Origins of Horse Phrases

“Feeling Your Oats”

Feeling one’s oats describes someone who is energized, enthusiastic even assertive. The phrase was originally used to describe a horse’s [...]

“One Horse Town”

The original 18th century standard English use of one-horse meant 'drawn or worked, by a single horse'. By the mid-19th [...]

“HAYDAY”

HAYDAY has nothing to do with the dried grass our horses love to eat. In fact, HAYDAY is a misspelling [...]

“Extreme Vetting”

The noun “vet” originated became an abbreviation for “veterinarian”. By 1850 in Great Britain and Ireland, horse doctors were commonly [...]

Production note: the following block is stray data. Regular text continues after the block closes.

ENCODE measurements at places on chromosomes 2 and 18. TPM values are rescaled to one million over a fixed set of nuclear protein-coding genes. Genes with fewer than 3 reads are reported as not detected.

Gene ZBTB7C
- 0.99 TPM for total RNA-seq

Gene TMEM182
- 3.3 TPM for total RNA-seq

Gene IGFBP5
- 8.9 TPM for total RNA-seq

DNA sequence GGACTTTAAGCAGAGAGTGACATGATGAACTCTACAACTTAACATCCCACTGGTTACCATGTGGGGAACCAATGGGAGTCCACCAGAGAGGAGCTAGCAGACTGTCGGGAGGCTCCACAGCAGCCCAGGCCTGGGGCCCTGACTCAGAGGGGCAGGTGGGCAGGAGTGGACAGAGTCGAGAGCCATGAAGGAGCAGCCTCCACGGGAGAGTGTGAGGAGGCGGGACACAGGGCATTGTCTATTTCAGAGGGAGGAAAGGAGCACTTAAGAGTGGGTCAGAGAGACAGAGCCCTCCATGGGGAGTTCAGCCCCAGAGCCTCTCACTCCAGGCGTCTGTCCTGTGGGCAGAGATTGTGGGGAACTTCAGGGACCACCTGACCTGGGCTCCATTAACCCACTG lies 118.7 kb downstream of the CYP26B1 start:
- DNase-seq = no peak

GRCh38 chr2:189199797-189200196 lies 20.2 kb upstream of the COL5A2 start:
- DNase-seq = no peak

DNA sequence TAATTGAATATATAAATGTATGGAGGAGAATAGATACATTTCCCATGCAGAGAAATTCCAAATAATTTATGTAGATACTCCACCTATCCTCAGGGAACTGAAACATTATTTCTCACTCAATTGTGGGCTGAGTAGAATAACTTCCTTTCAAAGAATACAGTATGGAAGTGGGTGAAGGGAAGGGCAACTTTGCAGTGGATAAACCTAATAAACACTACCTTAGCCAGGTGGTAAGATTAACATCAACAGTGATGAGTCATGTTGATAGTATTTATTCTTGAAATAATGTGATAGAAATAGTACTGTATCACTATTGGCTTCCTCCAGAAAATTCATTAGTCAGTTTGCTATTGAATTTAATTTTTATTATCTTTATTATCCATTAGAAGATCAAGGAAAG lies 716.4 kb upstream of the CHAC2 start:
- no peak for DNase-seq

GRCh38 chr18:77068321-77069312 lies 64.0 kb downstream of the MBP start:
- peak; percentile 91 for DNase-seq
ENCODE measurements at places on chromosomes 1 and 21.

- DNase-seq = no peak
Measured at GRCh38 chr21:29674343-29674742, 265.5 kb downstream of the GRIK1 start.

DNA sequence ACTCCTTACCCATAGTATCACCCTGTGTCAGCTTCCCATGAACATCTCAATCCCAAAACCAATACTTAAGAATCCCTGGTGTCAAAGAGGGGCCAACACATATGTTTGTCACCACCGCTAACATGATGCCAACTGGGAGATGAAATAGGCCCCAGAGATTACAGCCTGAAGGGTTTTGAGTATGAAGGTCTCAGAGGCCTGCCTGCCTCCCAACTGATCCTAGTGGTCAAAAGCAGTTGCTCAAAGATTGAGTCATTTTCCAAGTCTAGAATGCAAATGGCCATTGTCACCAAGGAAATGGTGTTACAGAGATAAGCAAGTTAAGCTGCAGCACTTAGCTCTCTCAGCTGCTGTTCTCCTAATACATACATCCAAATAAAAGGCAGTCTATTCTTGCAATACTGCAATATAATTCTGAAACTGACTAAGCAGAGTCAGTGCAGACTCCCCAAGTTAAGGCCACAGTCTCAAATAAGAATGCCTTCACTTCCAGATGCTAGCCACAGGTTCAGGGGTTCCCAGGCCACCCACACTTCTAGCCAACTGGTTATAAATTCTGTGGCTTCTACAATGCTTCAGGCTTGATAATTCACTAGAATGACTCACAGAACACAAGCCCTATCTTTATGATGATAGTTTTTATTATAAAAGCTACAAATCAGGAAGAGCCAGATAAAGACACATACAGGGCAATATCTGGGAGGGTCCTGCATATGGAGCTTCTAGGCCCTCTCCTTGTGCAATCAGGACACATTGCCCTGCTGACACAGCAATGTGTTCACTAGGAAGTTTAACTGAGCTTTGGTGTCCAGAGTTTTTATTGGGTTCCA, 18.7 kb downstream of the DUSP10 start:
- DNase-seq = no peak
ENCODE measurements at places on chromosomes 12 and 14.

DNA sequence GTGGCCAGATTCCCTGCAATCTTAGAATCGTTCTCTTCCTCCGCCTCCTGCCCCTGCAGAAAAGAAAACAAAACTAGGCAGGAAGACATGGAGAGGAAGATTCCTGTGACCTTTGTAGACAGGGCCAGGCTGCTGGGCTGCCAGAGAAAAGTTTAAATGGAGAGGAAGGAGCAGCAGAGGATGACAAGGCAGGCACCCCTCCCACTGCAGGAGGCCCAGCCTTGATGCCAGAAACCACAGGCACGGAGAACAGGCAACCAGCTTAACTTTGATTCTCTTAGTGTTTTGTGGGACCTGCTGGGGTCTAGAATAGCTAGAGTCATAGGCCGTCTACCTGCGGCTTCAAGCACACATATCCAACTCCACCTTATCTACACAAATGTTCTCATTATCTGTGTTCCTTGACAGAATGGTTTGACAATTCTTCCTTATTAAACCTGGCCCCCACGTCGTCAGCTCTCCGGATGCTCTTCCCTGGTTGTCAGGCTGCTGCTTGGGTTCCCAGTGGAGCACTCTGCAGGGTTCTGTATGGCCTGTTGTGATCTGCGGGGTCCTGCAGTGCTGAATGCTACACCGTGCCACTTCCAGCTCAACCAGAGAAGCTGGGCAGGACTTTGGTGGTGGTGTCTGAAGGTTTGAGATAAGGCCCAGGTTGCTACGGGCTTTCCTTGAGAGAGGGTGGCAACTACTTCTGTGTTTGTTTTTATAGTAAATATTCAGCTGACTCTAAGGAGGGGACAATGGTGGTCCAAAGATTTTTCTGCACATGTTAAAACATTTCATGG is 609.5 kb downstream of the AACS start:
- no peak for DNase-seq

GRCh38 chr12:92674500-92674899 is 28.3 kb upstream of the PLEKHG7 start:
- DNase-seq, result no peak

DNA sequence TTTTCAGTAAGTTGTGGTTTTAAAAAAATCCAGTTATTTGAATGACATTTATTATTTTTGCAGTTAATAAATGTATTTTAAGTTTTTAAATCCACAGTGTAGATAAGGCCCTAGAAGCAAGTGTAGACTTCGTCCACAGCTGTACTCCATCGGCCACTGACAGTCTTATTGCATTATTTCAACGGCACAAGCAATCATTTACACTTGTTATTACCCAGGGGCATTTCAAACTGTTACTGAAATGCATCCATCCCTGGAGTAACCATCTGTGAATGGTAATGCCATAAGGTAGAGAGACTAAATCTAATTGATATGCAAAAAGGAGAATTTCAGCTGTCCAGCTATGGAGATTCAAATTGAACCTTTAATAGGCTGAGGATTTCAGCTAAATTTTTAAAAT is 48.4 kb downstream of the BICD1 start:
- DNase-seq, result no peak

“Dead Ringer”

Over the centuries, the sport of kings has spawned its share of horse slang including DEAD RINGER. The phrase originated [...]

“Hold Your Horses”

The phrase is American first appearing in print in 1844. “Oh, hold your hosses, Squire. There’s no use getting’ riled, [...]